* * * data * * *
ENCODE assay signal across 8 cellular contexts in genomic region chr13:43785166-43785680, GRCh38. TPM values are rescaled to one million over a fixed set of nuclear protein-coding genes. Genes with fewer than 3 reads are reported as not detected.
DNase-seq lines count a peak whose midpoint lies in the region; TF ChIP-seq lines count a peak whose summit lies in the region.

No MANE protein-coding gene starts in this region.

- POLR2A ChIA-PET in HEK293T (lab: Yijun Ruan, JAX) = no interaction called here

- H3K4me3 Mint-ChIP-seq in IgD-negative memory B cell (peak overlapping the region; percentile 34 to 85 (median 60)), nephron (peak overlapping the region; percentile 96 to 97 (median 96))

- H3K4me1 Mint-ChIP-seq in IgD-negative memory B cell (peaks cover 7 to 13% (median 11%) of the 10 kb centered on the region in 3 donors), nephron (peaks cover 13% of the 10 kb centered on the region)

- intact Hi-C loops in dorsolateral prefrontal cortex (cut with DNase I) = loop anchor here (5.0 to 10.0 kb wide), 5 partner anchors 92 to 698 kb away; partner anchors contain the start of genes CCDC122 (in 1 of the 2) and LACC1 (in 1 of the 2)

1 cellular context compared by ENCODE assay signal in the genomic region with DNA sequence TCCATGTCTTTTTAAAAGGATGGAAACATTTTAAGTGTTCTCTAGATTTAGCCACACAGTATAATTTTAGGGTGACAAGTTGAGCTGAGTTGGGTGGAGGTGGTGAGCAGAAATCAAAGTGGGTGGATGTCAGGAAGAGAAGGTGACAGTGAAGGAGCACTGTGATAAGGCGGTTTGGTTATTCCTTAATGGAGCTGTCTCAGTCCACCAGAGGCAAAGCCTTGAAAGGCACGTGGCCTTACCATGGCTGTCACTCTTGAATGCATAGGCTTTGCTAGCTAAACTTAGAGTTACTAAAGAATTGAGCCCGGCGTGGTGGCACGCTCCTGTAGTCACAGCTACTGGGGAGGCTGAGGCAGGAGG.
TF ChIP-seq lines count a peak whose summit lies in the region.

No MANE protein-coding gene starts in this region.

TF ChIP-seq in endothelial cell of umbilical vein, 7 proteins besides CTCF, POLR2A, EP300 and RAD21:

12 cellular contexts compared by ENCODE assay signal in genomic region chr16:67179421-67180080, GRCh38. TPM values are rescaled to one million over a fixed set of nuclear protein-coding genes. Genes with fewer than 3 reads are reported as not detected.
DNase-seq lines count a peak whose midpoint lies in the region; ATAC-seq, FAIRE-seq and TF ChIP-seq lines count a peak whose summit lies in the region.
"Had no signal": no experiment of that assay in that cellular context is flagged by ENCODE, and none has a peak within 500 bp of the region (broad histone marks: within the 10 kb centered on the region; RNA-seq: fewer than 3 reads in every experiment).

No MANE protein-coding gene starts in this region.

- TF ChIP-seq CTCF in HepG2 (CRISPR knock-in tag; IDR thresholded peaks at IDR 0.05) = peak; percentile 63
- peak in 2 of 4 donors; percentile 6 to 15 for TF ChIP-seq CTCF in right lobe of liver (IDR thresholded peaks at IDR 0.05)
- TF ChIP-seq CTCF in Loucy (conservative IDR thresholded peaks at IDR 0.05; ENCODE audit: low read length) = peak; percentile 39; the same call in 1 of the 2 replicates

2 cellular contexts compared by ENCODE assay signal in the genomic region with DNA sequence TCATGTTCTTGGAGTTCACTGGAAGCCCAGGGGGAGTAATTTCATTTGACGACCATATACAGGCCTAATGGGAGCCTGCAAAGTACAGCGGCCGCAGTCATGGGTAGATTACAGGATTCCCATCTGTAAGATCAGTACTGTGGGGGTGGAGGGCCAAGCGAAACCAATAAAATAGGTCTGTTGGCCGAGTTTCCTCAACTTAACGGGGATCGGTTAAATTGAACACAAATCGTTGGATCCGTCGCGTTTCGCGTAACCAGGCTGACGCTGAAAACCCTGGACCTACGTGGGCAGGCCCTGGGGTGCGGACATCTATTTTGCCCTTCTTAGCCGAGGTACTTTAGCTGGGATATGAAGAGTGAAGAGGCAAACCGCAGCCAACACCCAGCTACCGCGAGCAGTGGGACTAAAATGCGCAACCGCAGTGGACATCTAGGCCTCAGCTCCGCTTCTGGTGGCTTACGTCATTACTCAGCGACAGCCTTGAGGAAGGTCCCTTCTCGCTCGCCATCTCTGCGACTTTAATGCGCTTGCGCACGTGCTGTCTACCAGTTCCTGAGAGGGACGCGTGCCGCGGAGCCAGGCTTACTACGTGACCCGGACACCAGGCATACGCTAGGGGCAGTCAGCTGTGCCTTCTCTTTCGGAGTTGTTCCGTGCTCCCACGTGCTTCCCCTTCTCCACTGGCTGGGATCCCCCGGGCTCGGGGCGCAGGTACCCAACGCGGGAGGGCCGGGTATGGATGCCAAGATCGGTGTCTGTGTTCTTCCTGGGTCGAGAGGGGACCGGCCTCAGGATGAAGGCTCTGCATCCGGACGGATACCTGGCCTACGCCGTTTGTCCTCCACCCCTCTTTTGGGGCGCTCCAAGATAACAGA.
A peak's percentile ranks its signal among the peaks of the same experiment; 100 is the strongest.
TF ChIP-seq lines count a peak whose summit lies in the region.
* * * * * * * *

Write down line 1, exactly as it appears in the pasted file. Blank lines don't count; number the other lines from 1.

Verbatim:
ENCODE assay signal across 8 cellular contexts in genomic region chr13:43785166-43785680, GRCh38. TPM values are rescaled to one million over a fixed set of nuclear protein-coding genes. Genes with fewer than 3 reads are reported as not detected.